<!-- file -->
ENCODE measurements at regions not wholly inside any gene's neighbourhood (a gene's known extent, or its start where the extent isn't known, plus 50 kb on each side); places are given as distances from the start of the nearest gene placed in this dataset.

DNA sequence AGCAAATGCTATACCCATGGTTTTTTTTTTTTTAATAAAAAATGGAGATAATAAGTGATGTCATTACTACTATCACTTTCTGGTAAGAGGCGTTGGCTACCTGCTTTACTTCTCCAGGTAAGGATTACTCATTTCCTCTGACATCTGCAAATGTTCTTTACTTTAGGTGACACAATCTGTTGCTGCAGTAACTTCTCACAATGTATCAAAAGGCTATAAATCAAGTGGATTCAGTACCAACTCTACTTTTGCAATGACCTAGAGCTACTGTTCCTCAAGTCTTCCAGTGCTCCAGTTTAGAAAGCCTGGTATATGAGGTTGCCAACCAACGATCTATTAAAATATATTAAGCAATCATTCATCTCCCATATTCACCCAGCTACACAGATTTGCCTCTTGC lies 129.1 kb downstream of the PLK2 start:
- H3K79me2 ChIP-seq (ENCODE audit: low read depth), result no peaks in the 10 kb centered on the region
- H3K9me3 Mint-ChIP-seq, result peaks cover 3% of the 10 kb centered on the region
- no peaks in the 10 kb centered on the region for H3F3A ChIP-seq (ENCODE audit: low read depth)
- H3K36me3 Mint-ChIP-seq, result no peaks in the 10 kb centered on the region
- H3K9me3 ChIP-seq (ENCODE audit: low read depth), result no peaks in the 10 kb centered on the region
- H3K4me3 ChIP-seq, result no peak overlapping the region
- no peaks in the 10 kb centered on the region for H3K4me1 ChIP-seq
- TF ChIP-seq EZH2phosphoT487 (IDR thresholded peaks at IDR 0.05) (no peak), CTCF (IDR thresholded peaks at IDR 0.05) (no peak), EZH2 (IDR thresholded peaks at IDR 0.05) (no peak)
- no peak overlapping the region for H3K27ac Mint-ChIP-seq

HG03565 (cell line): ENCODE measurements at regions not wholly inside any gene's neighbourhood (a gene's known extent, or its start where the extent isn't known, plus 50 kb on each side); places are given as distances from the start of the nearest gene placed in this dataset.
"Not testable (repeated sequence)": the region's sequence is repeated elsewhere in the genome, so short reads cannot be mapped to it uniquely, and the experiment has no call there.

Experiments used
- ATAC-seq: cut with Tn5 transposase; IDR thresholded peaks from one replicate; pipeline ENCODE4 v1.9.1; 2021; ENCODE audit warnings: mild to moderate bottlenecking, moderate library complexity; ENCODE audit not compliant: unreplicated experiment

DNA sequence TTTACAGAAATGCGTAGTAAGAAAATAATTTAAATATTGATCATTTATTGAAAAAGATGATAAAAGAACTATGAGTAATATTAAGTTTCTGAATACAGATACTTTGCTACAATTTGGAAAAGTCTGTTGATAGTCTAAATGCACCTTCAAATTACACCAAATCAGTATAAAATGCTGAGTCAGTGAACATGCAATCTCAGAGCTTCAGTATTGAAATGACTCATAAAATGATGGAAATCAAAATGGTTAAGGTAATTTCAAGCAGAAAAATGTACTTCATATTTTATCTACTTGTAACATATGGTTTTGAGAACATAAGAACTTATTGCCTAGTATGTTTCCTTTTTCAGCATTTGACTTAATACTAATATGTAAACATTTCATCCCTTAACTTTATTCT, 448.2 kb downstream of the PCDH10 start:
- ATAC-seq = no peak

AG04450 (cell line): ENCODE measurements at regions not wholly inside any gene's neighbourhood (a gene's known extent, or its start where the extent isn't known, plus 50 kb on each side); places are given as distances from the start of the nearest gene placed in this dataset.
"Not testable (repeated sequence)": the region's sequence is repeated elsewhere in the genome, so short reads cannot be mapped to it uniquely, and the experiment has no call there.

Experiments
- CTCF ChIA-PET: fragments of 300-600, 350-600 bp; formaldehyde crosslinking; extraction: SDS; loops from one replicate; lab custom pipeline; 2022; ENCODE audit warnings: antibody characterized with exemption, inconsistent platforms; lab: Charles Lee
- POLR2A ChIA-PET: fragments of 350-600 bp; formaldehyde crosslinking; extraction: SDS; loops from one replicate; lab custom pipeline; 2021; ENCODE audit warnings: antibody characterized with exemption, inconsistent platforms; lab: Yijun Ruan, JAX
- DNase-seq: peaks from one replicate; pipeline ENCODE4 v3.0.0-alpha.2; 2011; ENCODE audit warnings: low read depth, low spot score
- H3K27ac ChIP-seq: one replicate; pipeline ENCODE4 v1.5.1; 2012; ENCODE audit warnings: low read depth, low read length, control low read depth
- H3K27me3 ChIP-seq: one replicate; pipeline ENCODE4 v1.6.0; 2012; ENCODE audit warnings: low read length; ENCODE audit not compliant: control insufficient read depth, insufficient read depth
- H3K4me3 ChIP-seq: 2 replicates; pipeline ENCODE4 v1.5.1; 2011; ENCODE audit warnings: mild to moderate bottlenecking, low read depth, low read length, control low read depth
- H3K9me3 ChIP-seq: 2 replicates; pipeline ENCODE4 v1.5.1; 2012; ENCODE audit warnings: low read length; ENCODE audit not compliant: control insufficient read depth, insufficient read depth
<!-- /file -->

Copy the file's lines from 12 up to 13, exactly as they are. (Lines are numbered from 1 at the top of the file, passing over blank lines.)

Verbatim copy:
HG03565 (cell line): ENCODE measurements at regions not wholly inside any gene's neighbourhood (a gene's known extent, or its start where the extent isn't known, plus 50 kb on each side); places are given as distances from the start of the nearest gene placed in this dataset.
"Not testable (repeated sequence)": the region's sequence is repeated elsewhere in the genome, so short reads cannot be mapped to it uniquely, and the experiment has no call there.